Amazon.com: HASH(0x934ab2ac) étoiles sur 5 17 commentaires
9 internautes sur 10 ont trouvé ce commentaire utile 
HASH(0x93589e28) étoiles sur 5 SOTS is killer but its a shame that ATG's 1st 2 get ignored 10 septembre 2004
Par James Cox - Publié sur Amazon.com
Format: CD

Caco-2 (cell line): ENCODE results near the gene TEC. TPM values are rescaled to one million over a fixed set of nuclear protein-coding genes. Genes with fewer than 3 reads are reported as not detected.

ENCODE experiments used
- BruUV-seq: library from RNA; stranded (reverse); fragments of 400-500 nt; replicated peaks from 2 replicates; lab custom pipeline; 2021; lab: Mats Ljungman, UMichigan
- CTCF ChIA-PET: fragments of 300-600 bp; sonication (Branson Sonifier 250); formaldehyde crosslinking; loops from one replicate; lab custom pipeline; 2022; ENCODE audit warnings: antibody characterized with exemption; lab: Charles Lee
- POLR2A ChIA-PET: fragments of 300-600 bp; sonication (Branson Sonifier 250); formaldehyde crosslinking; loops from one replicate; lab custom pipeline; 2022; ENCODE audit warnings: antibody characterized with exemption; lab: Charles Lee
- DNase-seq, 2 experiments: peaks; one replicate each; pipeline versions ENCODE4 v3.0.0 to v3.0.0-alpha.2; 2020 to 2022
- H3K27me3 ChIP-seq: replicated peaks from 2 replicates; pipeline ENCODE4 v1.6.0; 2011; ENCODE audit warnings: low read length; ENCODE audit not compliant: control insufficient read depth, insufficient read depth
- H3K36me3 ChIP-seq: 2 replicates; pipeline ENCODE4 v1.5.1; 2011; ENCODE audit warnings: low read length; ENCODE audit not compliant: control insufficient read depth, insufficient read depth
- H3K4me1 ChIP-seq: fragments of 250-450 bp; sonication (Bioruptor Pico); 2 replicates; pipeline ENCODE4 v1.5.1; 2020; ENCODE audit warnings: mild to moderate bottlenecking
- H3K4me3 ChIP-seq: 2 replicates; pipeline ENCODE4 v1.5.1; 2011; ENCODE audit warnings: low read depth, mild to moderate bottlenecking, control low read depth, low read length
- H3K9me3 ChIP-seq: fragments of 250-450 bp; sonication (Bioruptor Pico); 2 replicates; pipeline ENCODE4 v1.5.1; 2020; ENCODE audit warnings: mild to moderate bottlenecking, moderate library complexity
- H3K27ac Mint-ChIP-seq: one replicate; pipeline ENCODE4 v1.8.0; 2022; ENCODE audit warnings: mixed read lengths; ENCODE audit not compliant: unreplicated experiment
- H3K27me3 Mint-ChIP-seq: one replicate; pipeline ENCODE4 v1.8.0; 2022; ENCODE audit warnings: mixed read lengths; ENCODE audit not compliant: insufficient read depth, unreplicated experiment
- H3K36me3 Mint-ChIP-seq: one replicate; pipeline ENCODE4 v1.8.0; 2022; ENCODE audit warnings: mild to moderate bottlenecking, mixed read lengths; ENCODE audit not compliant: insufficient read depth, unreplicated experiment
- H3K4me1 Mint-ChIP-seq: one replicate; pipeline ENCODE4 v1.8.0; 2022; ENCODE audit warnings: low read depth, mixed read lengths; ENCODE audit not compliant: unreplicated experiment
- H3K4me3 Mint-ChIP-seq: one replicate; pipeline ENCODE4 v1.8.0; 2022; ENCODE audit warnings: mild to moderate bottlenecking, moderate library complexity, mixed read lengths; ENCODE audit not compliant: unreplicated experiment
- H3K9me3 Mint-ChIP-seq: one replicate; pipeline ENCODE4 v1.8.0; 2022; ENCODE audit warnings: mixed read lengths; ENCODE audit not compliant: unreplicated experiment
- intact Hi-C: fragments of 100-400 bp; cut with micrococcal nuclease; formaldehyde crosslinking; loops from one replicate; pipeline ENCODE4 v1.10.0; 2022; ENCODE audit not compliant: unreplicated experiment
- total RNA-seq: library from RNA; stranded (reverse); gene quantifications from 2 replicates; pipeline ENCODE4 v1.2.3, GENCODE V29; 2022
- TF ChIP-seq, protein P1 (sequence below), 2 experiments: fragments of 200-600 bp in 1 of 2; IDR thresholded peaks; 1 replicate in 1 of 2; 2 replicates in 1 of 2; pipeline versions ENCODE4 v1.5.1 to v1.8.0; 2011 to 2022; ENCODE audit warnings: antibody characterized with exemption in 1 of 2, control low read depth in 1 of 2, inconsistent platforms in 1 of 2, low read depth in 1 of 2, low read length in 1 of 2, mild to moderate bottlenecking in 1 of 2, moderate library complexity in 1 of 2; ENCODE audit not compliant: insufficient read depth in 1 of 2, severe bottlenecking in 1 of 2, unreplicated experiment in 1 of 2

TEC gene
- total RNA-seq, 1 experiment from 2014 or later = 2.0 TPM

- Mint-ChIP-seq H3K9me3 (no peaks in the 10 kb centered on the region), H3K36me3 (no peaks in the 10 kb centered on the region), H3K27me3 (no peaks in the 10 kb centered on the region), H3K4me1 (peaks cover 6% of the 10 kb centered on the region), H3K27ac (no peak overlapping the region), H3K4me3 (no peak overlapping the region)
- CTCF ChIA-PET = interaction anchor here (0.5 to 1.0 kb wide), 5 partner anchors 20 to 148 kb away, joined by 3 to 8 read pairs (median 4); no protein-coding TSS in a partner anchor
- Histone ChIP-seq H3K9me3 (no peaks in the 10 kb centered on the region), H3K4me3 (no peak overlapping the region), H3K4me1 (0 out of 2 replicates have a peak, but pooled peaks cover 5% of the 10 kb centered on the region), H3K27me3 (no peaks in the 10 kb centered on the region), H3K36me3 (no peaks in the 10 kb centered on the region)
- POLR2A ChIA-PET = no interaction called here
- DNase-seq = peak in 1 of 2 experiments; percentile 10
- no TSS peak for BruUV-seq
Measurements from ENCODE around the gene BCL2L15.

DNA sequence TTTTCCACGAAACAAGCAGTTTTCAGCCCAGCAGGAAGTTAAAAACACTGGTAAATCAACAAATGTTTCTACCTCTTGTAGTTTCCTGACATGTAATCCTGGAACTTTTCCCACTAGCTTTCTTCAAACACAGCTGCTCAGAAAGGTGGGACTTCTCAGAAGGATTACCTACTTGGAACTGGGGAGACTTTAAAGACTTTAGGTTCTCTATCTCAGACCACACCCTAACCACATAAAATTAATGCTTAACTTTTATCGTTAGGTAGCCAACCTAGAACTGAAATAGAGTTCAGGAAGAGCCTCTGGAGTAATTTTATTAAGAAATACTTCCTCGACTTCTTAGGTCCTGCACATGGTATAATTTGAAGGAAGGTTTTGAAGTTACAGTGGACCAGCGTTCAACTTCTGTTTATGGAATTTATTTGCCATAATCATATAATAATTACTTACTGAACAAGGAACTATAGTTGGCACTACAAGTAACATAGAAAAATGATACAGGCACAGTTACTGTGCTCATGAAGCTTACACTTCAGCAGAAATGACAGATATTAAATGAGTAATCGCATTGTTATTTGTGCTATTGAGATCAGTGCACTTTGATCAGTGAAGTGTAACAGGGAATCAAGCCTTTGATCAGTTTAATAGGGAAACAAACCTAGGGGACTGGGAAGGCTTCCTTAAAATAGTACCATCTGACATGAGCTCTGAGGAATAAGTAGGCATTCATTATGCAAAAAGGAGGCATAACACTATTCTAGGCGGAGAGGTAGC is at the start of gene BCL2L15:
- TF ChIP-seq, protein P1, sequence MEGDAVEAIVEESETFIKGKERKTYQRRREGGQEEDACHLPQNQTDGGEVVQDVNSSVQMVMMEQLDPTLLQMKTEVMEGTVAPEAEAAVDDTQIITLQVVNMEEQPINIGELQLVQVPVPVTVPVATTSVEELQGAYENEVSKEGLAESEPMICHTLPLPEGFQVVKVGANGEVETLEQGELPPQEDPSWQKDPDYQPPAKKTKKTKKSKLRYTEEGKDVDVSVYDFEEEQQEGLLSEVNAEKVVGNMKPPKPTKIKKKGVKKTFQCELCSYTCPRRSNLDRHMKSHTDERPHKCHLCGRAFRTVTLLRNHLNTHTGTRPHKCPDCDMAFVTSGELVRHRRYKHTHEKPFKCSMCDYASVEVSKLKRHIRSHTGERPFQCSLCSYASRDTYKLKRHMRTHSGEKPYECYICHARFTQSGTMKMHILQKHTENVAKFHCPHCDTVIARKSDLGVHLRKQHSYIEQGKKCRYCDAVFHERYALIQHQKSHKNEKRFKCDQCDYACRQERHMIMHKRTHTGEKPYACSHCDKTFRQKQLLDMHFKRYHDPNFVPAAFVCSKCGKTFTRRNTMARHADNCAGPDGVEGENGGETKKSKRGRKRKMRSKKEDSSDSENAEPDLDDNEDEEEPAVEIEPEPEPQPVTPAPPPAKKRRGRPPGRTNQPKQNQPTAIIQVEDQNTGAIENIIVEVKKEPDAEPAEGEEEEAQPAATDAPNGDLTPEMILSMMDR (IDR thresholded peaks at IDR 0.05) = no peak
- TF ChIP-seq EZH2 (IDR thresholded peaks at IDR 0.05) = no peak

Everybody always raves about Slaughter of the Soul, and I guess I can see why, as I was one of those people.... but ATG's first 2 albums, once you let them sink in, are easily ATG's best 2 albums, and not only that but they are 2 of the greatest metal albums of all time. I didn't like this too much upon first listen, and while I love Slaughter of the Soul, I never considered ATG one of my favorite bands. "The Red In The Sky Is Ours" and "With Fear I Kiss The Burning Darkness" changed that. "The Red In The Sky Is Ours" is certainly ATG's most technical, twisted, and brutal album, but still has loads of excellently used melody and it never falls into "wankery" (bands trying to make music as complex as possible, but sacrifice SONGWRITING and end up making garbage) as it seemed to me upon first listen.